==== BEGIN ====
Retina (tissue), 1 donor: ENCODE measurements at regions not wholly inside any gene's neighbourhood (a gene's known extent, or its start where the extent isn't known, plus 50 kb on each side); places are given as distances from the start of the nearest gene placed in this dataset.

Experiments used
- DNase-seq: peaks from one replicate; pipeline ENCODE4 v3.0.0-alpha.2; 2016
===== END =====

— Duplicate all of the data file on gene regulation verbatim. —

Retina (tissue), 1 donor: ENCODE measurements at regions not wholly inside any gene's neighbourhood (a gene's known extent, or its start where the extent isn't known, plus 50 kb on each side); places are given as distances from the start of the nearest gene placed in this dataset.

Experiments used
- DNase-seq: peaks from one replicate; pipeline ENCODE4 v3.0.0-alpha.2; 2016